Stuck in Never Never Land?

First published 14th March 2016
On 26th February 2016, a rare debate took place in the House of Lords.

Rare in this sense, that nobody voiced any objections to a rather dull sounding piece of legislation, entitled 'NHS (Charitable Trusts etc.,) Bill 2015-16.'

This legislation is to do with the 261 NHS Trusts that supply large amounts of money for NHS Hospitals. The Bill releases those trusts that wish to be released, from the oversight of the Secretary of State. This was thought to be a good thing by all present.

At the same time, the Bill made a particular provision for Great Ormond Street Hospital (GOSH). In 1929, the author of Peter Pan, J M Barrie, left a bequest of all the royalties from performances of Peter Pan to GOSH, enabling them to become the world class childrens hospital and centre of research excellence that it is today. The Bill also extends the provision of these royalties for the future.

GOSH was founded by Dr Charles West in 1852. It had ten beds and a nursing staff of just one! In 1843 a survey revealed that of the 2,400 patients in London hospitals, only 26 were children under ten years of age, this, despite the fact that of the 51,000 recorded deaths that year in the capital, 21,000 were children under ten years old! In founding GOSH, a blow was struck for the rights of vulnerable children for whom healthcare provision was virtually non-existent.

It seems very strange therefore, that nearly 165 years later, advocacy for the basic rights of our children is still an issue. Recently in the national news there has been much talk of the lack of mental health provision for our children and young people. This week there has been a report that states there has been a 54% increase over a twelve year period in children being prescribed anti-depressants. The Times newspaper carried a headline this week that read, 'Anti-depressants handed to children like Smarties'. The article went on to reveal the scary facts that 80% of the 900,000 children taking them are prescribed selective serotonin re-uptake inhibitors (SSRIs) that have been linked to self-harm, aggression and suicide.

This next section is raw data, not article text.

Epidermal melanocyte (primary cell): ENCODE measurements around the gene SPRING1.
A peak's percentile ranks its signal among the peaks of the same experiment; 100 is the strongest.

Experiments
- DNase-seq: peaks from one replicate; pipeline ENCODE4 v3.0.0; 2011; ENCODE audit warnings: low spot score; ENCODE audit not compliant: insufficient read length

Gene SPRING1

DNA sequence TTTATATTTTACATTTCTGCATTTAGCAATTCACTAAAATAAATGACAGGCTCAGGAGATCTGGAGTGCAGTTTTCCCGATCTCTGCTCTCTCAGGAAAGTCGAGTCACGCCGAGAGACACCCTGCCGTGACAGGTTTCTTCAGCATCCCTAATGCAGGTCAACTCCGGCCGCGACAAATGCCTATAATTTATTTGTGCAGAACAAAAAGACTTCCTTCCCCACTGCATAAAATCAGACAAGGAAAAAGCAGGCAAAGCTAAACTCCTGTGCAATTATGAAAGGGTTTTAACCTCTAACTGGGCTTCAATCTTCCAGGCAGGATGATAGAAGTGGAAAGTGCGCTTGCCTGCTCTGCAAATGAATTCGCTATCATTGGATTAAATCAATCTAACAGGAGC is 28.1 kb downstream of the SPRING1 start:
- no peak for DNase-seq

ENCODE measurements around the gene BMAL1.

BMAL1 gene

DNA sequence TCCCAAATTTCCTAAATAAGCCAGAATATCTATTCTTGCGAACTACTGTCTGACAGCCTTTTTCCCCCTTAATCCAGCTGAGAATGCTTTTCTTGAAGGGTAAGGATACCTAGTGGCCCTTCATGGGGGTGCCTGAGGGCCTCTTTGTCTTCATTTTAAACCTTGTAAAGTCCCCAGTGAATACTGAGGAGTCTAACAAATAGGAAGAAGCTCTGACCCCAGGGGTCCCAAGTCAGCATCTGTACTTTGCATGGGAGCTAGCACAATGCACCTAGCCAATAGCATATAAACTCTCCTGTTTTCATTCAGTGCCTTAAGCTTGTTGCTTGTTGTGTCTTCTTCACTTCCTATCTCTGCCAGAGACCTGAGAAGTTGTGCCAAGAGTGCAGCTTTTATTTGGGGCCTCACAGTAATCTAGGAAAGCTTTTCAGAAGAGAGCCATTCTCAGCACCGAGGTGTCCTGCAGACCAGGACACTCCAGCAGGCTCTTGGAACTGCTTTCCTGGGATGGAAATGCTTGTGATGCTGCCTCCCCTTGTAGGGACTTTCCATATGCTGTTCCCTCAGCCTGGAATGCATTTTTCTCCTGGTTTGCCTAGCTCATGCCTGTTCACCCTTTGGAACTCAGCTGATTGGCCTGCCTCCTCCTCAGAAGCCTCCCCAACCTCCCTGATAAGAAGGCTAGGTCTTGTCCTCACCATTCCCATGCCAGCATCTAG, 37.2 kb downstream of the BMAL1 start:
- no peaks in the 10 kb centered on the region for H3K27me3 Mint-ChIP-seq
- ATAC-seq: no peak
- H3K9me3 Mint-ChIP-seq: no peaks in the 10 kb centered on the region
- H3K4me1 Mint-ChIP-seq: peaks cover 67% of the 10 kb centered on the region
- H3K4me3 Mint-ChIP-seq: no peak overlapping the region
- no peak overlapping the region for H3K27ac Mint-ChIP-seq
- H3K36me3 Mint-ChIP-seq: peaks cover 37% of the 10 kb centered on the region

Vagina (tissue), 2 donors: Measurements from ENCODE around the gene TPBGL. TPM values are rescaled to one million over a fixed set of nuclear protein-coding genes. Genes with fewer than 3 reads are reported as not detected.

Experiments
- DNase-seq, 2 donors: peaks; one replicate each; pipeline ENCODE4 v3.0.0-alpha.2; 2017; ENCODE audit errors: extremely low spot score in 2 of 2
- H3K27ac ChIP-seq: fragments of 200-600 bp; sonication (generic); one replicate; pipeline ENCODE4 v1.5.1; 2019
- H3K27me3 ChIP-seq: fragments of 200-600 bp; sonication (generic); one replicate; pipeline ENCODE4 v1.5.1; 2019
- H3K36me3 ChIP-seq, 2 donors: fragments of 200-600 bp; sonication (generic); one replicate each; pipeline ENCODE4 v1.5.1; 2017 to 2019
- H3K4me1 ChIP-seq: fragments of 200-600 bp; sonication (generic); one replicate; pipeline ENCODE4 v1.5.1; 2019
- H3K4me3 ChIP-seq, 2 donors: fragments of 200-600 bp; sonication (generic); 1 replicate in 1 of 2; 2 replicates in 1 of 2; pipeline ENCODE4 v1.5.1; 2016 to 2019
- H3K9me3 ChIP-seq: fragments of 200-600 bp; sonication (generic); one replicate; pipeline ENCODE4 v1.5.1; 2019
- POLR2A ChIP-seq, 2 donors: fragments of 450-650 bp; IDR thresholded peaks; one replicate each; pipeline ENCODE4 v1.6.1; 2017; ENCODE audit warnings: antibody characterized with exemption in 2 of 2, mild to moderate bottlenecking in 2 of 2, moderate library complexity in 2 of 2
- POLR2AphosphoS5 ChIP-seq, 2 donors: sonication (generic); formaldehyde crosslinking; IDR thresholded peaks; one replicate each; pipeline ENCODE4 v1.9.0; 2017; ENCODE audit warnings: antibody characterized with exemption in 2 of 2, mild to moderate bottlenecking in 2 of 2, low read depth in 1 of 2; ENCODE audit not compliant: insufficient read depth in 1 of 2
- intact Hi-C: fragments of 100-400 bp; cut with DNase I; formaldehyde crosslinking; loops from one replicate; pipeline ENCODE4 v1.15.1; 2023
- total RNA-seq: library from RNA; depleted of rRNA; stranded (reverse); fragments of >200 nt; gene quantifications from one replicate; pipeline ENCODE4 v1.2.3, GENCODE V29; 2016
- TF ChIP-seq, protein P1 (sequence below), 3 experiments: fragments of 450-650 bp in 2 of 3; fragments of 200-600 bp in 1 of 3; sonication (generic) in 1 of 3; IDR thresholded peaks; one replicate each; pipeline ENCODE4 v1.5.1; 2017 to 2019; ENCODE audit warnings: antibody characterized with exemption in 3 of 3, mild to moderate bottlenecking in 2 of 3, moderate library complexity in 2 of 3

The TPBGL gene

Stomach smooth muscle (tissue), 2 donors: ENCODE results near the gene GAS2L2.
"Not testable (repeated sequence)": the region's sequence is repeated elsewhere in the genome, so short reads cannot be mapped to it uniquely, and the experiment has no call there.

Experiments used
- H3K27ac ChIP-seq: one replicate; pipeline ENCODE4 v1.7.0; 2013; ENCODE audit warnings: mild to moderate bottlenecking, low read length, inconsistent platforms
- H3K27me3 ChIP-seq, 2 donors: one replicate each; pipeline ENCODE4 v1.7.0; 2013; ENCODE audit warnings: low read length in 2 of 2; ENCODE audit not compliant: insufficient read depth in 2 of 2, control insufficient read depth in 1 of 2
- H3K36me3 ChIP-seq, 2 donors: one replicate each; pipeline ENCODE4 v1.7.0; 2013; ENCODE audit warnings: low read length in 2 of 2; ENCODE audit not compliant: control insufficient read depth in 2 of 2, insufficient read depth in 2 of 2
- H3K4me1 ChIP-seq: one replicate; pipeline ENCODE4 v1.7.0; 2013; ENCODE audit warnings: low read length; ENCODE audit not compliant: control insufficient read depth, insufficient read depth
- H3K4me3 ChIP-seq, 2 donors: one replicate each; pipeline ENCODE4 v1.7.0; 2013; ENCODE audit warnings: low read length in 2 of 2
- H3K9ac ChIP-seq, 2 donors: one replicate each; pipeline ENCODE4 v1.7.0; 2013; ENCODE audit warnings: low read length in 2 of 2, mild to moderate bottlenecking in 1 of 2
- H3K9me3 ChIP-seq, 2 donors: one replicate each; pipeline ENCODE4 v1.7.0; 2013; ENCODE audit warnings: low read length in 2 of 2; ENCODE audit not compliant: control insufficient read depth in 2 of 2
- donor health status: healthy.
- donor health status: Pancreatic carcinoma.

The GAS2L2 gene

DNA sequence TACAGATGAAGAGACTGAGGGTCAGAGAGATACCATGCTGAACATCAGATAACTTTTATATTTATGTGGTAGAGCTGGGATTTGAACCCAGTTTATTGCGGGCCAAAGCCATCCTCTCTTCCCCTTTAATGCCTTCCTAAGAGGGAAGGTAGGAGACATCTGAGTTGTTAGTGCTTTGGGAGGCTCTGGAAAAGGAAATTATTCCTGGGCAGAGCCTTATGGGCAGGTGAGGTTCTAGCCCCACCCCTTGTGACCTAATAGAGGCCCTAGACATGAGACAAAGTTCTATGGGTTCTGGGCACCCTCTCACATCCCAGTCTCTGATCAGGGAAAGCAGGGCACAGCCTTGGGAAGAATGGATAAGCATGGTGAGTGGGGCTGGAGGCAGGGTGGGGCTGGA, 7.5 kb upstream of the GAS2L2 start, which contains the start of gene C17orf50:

We read with regret and deep anguish of the terrible tragedies of abused children and in some cases the institutional neglect of such children. The situation may be improving, but there is a long way to go.

Looking more broadly across the world, the rights of children are serially abused. The recruitment of child soldiers here and the abduction of female children to serve as camp followers there - the situation is heart-breaking. We are told that the number of unaccompanied children in refugee camps is at alarming levels, where survival is the main issue.

We should be agreed that the right of a child to a childhood is really important: the rights of children to be safe, inviolable and not to be trafficked, enslaved or abused should be rigorously guarded.

This is the 21st century. We might have hoped that by now this kind of shameless infliction of harm and abuse of our children should be behind us. Alas, not. Is rising child poverty even in our own country something we feel good about?

To some extent you can judge a nations soul by the way it treats its children. It cannot be right that in our progressive society, the media are constantly having to draw attention to the abuse of our children.

Of course, a good start is a good home and those of us gifted with children should always hold this before us.

But back to Peter Pan, a wonderful story which has captured the hearts of many over the years. JM Barrie wrote that the reason the lost boys were lost, was because they had no-one to tell them stories. They would also never grow up because they didnt have stories to pass on to others.

The ongoing story of the rights of the child needs to have a happier end than we see trending at the present time. GOSH made a start. We need to work towards a world where all human beings can flourish and it begins with our children.

Bishop Mike

March 2016

This article first appeared in the Western Daily Press.

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